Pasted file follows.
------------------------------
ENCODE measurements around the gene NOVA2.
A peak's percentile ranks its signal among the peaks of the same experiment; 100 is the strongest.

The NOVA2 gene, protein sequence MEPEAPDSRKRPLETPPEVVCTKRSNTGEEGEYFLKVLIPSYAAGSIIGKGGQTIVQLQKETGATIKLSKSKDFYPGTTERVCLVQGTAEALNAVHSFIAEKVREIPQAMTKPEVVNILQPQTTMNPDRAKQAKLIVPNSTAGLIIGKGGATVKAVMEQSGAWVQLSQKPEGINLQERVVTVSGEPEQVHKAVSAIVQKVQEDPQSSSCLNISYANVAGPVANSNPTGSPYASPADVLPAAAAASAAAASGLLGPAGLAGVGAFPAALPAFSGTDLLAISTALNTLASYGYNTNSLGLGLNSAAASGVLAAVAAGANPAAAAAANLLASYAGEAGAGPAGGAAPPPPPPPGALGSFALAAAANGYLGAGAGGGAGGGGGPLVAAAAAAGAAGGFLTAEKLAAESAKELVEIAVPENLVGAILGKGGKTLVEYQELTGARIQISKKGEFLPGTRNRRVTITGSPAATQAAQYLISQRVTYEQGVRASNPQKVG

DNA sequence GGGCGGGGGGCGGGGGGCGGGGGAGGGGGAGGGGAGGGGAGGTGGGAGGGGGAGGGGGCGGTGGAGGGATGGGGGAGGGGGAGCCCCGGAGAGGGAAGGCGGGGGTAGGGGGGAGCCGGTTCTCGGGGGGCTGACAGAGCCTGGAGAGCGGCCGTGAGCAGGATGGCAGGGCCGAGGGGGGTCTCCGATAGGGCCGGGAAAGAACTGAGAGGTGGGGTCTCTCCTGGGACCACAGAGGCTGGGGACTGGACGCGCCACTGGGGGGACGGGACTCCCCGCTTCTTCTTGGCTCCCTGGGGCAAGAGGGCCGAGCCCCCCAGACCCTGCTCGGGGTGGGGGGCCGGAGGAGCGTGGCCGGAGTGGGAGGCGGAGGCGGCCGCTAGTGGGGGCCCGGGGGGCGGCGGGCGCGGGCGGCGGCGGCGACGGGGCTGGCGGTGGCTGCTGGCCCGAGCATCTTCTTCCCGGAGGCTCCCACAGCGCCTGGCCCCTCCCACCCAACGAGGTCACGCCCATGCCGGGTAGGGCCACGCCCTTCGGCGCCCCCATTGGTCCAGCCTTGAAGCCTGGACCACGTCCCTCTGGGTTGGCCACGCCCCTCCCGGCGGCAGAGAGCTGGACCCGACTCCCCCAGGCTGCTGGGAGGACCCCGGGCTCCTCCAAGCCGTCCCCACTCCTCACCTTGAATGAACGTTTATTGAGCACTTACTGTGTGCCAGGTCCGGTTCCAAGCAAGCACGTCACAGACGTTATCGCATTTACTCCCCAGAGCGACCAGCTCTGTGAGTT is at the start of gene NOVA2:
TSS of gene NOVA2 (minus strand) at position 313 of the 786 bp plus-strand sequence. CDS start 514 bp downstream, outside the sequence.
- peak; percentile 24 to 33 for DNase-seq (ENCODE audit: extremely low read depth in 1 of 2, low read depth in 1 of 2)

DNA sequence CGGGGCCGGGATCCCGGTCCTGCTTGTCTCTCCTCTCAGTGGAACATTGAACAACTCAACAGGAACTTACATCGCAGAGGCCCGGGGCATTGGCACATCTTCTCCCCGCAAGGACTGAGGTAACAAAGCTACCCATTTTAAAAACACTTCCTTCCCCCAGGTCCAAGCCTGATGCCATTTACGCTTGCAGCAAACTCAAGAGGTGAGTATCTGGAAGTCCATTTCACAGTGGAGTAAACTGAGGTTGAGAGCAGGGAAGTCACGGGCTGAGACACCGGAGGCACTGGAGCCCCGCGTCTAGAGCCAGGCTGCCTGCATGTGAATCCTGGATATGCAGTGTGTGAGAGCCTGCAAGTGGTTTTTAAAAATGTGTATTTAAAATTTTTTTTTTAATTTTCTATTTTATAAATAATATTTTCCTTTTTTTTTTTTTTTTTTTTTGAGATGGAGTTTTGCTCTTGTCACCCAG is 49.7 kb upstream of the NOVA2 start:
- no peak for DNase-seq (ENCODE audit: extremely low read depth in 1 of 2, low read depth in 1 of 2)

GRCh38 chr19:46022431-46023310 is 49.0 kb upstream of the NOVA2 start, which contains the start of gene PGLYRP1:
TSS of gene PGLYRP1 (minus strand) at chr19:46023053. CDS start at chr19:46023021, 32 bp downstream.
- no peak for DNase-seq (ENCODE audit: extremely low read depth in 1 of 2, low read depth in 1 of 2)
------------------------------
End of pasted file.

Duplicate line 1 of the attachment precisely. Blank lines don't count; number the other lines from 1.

ENCODE measurements around the gene NOVA2.